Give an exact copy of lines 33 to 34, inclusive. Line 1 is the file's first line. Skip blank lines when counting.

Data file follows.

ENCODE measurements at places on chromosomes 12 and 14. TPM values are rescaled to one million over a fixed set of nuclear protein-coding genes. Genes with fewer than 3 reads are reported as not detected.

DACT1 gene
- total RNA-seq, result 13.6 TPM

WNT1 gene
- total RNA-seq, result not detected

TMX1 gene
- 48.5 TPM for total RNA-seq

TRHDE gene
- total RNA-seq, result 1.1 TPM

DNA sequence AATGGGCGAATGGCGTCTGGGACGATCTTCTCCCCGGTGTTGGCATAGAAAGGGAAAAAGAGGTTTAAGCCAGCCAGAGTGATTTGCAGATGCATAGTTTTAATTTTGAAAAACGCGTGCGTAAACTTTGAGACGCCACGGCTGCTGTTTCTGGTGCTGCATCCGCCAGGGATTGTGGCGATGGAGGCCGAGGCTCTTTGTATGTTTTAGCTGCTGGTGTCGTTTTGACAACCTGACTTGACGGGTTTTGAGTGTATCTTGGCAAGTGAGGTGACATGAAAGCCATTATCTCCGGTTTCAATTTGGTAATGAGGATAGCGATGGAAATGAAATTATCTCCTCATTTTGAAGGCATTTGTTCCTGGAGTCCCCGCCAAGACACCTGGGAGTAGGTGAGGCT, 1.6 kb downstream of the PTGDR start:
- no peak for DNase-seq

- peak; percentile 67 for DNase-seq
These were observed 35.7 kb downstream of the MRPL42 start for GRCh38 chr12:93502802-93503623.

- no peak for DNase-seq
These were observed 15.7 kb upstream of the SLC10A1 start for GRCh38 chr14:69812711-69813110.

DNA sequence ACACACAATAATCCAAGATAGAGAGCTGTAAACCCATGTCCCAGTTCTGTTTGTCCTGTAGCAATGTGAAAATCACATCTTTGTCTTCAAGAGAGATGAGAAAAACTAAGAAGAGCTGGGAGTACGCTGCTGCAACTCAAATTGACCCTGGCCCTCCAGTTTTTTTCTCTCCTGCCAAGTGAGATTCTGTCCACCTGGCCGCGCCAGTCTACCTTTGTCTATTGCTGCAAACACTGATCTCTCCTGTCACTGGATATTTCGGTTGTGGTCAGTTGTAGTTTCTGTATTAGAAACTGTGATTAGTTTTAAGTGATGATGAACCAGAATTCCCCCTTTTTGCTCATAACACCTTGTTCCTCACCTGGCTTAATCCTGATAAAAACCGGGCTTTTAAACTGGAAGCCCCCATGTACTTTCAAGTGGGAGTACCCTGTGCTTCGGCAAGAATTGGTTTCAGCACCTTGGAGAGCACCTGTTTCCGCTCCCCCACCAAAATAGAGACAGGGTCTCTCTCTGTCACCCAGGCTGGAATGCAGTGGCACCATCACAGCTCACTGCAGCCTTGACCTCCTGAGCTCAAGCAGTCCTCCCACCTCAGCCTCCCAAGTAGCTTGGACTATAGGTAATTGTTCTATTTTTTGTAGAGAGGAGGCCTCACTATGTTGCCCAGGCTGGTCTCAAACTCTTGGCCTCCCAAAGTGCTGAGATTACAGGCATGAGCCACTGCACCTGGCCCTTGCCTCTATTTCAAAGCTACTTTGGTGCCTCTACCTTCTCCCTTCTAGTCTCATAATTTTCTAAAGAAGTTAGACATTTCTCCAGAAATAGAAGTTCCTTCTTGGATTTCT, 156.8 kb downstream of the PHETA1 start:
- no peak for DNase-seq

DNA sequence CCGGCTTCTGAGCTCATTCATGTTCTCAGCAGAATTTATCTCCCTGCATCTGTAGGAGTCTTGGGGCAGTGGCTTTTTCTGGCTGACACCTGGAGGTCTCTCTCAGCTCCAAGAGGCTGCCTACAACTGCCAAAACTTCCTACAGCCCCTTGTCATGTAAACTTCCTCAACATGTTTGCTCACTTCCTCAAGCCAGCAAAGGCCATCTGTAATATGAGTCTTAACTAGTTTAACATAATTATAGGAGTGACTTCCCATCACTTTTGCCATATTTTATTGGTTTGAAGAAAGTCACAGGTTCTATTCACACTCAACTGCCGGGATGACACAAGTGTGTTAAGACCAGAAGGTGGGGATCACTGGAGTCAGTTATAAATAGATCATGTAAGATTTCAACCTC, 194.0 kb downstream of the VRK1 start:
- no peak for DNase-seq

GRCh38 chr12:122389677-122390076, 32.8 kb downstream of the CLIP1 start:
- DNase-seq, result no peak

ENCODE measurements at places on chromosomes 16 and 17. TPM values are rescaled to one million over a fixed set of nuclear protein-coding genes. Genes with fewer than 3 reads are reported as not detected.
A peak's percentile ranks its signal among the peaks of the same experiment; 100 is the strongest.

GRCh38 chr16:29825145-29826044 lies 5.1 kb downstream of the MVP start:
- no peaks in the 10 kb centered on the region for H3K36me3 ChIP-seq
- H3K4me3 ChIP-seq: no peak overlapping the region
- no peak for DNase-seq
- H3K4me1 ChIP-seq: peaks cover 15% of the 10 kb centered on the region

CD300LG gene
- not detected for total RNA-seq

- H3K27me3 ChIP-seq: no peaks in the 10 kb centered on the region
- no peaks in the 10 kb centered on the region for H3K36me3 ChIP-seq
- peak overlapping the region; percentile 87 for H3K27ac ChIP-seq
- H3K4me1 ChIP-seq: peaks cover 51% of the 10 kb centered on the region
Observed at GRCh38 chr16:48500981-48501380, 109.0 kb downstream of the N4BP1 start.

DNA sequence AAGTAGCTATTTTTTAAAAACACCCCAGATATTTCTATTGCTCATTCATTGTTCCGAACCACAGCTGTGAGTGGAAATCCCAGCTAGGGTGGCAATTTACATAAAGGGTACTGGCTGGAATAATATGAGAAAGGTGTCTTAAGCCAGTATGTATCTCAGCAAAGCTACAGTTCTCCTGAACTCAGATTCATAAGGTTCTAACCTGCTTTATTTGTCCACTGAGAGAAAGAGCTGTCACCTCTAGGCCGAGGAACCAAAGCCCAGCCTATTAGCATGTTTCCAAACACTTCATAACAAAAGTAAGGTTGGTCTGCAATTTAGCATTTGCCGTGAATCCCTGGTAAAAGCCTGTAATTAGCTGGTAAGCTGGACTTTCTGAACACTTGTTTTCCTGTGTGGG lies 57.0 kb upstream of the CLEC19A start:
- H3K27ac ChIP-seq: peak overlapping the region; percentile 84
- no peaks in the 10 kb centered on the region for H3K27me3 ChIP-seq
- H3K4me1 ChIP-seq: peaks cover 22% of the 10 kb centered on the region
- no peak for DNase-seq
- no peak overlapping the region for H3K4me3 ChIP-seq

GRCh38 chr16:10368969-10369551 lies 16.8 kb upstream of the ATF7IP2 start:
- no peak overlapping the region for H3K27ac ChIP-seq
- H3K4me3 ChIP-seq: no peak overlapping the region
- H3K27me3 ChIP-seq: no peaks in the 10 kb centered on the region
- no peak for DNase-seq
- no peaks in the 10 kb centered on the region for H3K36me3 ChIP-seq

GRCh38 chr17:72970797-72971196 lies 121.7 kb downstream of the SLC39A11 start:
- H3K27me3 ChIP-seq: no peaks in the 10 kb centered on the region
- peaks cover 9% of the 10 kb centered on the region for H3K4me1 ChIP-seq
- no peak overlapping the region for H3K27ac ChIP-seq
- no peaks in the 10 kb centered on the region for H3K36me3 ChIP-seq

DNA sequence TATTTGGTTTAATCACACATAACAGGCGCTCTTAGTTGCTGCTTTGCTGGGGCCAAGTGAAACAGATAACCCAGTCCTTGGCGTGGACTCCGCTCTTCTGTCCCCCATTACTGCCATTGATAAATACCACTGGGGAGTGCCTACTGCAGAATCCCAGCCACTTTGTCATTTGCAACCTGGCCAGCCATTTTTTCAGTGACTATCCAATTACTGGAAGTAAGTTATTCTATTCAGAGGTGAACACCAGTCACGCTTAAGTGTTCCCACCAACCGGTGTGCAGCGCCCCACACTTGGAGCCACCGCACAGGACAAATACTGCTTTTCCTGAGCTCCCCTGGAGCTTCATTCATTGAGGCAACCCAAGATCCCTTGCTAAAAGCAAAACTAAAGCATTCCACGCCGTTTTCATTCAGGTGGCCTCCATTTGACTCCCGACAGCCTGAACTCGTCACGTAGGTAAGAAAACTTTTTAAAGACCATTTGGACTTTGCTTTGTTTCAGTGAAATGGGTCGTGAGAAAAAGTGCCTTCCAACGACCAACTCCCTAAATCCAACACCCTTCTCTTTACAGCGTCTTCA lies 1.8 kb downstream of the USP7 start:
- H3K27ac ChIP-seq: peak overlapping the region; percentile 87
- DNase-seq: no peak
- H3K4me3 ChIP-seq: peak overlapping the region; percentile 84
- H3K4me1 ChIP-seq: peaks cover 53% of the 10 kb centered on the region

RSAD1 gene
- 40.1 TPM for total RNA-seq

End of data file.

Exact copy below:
- peak overlapping the region; percentile 87 for H3K27ac ChIP-seq
- H3K4me1 ChIP-seq: peaks cover 51% of the 10 kb centered on the region